A plaque remaining from the Big Apple Night Club at West 135th Street and Seventh Avenue in Harlem.

Above, a 1934 plaque from the Big Apple Night Club at West 135th Street and Seventh Avenue in Harlem. Discarded as trash in 2006.

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Entry from July 12, 2004
Lands of the Big Red Apples
Several places in the United States and Canada, pre-1920, were known as the "Land of the Big (Red) Apple." Oregon was one of the first; others include Missouri, Colorado, Washington, and British Columbia.

The following are the earliest citations for this designation.


22 November 1862, Morning Oregonian (Portland, Oregon), pg.4?, col. 2:
We would suppose that the mountains were nearly deserted, seeing the number of men that have passed here on their way to the land of "big red apples."

18 April 1891, Los Angeles Times, pg. 4:
And it ought to result in immense benefit to the people personally, as well as to the State, for Oregon is admirably adapted to fruit and vegetable culture in soil, climate and water. Not only can she produce the "big red apple," which earned for her so excellent a name in California in "the fifties," but most of the deciduous fruits of any spot in the temperate zone find here congenial conditions and grow to perfection.

18 December 1896, New York Times, pg. 4:
Red Apple Country.
From The St. Louis Republic.
(...) Probably the experiment made by Congressman Richard Parks Bland in devoting seventy-five acres of his farm lands to the cultivation of a single variety of apples has spread the fame of the Ozark plateau as "the home of the big red apple" further than the ordinary means of advertising would have reached.

Google Books
August 1909, The World's Work, pg. 1935:
In the Land of Big Apples
(Washington, Oregon, Idaho, and Montana--ed.)

3 September 1909, New York Times, pg. 1:
The President will be impressed with the fact that Spokane is the home of the big red apple.

12 December 1909, New York Times, pg. SM10:
Many of the Southern apples are raised in the Middle States, and Missouri, which is famous as the "land of the big red apple," produces winesaps and Davises by the carload.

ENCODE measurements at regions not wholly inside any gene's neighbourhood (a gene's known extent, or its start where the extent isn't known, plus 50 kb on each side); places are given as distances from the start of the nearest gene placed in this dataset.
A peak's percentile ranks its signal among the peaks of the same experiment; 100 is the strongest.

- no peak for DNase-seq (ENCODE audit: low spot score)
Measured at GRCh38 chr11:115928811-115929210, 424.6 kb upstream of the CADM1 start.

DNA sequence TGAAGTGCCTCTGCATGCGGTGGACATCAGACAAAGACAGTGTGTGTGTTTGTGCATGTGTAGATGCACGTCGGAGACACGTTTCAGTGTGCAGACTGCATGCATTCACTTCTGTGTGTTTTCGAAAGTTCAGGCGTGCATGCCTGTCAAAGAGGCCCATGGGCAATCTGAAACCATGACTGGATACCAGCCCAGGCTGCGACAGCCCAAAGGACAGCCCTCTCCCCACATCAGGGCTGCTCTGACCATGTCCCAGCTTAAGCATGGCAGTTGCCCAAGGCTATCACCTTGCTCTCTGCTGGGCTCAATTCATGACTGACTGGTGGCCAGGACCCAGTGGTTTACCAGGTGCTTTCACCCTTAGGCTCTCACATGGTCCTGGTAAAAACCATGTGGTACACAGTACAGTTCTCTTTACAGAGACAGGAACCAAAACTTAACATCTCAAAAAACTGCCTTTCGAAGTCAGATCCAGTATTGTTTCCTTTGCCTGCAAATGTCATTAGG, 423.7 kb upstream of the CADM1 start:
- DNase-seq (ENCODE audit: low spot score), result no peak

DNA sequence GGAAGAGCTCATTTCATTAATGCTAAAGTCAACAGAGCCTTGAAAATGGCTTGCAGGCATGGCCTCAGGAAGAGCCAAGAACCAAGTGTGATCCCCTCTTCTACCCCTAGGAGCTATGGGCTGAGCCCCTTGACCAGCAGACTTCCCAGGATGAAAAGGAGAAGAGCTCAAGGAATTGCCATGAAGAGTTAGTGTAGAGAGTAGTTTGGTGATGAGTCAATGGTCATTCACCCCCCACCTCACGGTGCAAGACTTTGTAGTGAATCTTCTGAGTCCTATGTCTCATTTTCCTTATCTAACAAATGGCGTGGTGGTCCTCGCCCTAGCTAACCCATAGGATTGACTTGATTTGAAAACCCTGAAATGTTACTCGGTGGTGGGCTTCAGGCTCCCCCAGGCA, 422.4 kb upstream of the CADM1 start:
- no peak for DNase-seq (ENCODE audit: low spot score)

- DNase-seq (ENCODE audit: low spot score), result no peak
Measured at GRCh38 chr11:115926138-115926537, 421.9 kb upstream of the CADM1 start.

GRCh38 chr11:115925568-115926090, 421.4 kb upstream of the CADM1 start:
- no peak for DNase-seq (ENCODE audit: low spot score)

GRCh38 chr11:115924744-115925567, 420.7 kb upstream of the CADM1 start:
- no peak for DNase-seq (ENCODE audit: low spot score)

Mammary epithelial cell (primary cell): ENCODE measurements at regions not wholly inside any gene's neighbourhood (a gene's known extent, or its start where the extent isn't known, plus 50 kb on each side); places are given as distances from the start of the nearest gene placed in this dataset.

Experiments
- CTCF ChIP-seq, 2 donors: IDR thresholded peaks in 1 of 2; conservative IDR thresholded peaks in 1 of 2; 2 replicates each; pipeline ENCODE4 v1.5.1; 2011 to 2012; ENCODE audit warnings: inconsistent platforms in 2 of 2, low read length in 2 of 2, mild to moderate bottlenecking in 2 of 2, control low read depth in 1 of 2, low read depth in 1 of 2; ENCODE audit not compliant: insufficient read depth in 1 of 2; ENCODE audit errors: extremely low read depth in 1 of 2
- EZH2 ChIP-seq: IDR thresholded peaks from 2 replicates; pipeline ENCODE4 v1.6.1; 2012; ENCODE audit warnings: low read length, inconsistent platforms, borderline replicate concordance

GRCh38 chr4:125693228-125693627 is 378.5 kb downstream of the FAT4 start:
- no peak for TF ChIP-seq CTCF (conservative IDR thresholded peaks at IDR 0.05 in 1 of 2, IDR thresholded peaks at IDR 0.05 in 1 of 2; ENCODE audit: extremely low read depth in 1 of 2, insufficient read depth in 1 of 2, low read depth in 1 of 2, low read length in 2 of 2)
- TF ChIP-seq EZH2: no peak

11 February 1912, New York Times, pg. C12:
This Week's Free Lectures...
Oregon, The Land of the Big Red Apple.


Books/pamphlets include:

1896--Life in the Arkansas Valley of Colorado: The Home of the Big Red Apple (Denver, Colo.: Colorado Orchard Company).

1898--Among the Ozarks: The Land of "Big Red Apples" (Kansas City, Mo.: Hudson Kimberly, 20th edition).

1908--Wenatchee, The Home of the Big Red Apple: Where the Dollars Grow in Trees (Wenatchee, Wash.: Commercial Club).

1908--Chelan County, Washington, The Home of the Big Red Apple (Wenatchee Commercial Club).

1908--Come to DeBeque in the Grand River Valley Colorado; land of sunshine and plenty and home of the big red apple (DeBeque, colo.: The DeBeque Land Co.).

c. 1908--Western Apple Lands in the Great Northwest: Route of the Oriental Limited, Fast Mail, the Great Northern Express: Three Fast Daily Trains to the Land of the Big Red Apples (St. Paul, Minn.: Great Northern Railway).

1910--Post Falls Irrigated Tracts: The Home of the Big Red Apple...in the Wonderful Spokane Valley (Chicago, J. A. McLane Co.).

c. 1910--Overton and the Great Overton Country, The Home of the Elberta Peach, the Big Red Apple and the Luscious Strawberry (Overton, Tex.: Overton Improvement Club).

c. 1910--Think of a Home in British Columbia, the Land of the Big Red Apple (Winnipeg: Canadian Dominion Development).

1912--Fruit Ranching in B.C.: Go Where the Arrow Points (Winnipeg, Candian Dominion Development Ltd.) (At bottom of cover: The land of the Big Red Apple).

1930--Calhoun County, Illinois, "the land of the big red apple" (Alton, Ill.: Spicer Advertising Agency).
Posted by Barry Popik
New York CityThe Big ApplePre-1920s • (0) Comments • Monday, July 12, 2004 • Permalink